Three-dimensional protein structure

brings us a deeper insight into the biological function. X-ray crystallography is the best method to determine atomic coordinates of protein molecules. The main aim of our group is the X-ray structure determination of the biological macromolecular assemblies including membrane protein complexes in order to elucidate the molecular mechanism of the highly organized biological processes at atomic level.

1. Structural studies of photosynthetic membrane protein complex and related redox enzymes.

Photosynthetic light reaction establish electron flow in the chloroplast thylakoid membranes, leading to the production of ATP and NADPH, and also providing the reducing power to many redox enzymes. We want to understand the blanching mechanism of this electron flow based on the crystal structures. Ferredoxin (Fd) is a key protein that is reduced from photosystem I and serve as an electron carrier protein for many Fd-dependent enzymes, including Ferredoxin-NADP+ reductase, Sulfite reductase, Nitrite reductase, Glutamate synthase (Fd-GOGAT), Protochlorophyllide reductase and Hydrogenase.  These Fd-dependent enzymes do not have any consensus sequence and common structural motif. We are trying to crystallize these Fd-dependent enzymes complexed with Fd in order to provide the structural basis for Fd-dependency .

2. Crystal structure analyses of dynein motor

Dynein is a microtuble-based motor protein, consisting of the identical heavy-chains with assorted light-, light intermediate- and intermediate chains. The motor activity is located in the heavy chain, whose molecular mass is more than 500kDa. Sequence analysis and electron microscopy reconstuctions indicate that the microtuble-binding domain of dynein heavy chain is separated from the AAA core of the motor which contains the ATP hydrolysis sites, by an elongated stalk domain consisting of an anti-parallel coiled-coil structure. It was hypothesized that the dynein utilized small amounts of sliding displacement between the AAA core and the microtuble-binding head. However, the structural basis of how to slide the two long colied-coil helices in the opposite directions and couple the microtuble binding is still unkown. In order to address these questions, we are trying to crystallize the several recombinant proteins of the dynein stalk.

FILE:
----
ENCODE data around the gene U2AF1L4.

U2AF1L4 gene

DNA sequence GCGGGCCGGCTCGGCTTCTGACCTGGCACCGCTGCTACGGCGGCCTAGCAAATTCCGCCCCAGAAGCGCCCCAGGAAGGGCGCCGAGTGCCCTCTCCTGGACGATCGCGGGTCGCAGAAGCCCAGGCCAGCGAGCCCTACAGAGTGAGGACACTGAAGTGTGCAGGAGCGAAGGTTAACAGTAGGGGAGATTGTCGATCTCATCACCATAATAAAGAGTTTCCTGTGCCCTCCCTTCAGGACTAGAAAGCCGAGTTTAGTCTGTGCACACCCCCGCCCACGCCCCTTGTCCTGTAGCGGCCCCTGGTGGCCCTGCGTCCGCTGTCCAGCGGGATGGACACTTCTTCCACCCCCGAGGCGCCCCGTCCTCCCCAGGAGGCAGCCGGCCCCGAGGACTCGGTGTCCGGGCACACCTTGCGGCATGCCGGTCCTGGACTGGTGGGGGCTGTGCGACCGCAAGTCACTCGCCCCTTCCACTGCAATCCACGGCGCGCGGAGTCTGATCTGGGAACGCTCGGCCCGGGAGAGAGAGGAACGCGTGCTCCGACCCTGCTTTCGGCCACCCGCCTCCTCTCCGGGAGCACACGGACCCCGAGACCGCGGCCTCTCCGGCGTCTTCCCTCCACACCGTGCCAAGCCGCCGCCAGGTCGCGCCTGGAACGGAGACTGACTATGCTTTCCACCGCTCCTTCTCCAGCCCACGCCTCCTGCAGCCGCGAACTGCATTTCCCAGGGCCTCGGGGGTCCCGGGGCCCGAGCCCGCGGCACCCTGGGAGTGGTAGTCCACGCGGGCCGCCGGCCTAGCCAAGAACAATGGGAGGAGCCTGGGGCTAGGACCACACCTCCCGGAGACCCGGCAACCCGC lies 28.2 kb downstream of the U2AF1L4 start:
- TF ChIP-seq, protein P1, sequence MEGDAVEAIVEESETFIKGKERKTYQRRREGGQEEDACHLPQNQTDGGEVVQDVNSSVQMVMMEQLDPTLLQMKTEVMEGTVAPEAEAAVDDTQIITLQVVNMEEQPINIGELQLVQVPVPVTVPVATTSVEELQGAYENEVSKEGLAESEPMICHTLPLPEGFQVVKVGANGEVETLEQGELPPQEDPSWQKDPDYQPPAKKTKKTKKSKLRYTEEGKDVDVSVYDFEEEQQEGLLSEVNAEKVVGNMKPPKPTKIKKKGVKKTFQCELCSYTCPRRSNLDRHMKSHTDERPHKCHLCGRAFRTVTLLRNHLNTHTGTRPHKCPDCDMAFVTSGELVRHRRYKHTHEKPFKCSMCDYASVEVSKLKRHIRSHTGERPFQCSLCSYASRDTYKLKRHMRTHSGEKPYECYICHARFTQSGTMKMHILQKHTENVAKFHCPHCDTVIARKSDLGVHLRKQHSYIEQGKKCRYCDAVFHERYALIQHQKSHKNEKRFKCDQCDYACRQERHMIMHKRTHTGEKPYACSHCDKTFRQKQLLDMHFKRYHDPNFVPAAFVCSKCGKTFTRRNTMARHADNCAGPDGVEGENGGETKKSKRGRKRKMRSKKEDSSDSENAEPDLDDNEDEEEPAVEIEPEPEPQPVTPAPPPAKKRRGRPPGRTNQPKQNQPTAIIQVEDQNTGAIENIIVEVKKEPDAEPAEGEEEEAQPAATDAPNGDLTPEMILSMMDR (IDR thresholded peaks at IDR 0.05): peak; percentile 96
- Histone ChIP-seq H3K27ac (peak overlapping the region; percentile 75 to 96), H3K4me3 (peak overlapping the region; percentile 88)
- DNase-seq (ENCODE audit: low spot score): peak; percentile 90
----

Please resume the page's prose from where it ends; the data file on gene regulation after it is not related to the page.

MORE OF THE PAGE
3. High resolution and damage-free structure analysis of metalloproteins

Characteristic property of plant-type Fd is a very negative redox potential (-420 mV for maize leaf Fd), therefore it is purified as an oxidized form through normal purification procedure. Although it can be chemically reduced, solution or crystal sample is immediately oxidized by molecular oxigen. Most of the reported X-ray structure are believed to be in oxidized form. However, we would like to pointed out that, when using the frozen crystals of Fd for X-ray data collection, the dark brown color of the frozen crystal is obviously changed to light brown during X-ray beam irradiation at Synchrotron. Also, honestly speaking, noisy peaks of difference fourier map around the [2Fe2S] cluster is often very hard to disapper after enough cycles of crystallographic refinement of plant-type Fd. It may suggest that currently reported structure was a time-averaged structure of partially reduced (light brown) and oxidized (dark brown) Fd, which is crystallographically very difficult to be resolved. In order to elucidate the radiation-free structure of plant-type Fd crucial to understand the structural change of Fd upon reduction, further diffraction study of the plant-type Fd is necessarily needed.

Contact: Laboratory of Protein Crystallography, Institute for Protein Research, Osaka University
3-2 Yamadaoka, Suita-shi, Osaka 565-0871, Japan
TEL: +81-6-6879-8604 E-mail: gkurisu@protein.osaka-u.ac.jp

Copyright © Laboratory of Protein Crystallography. All rights reserved.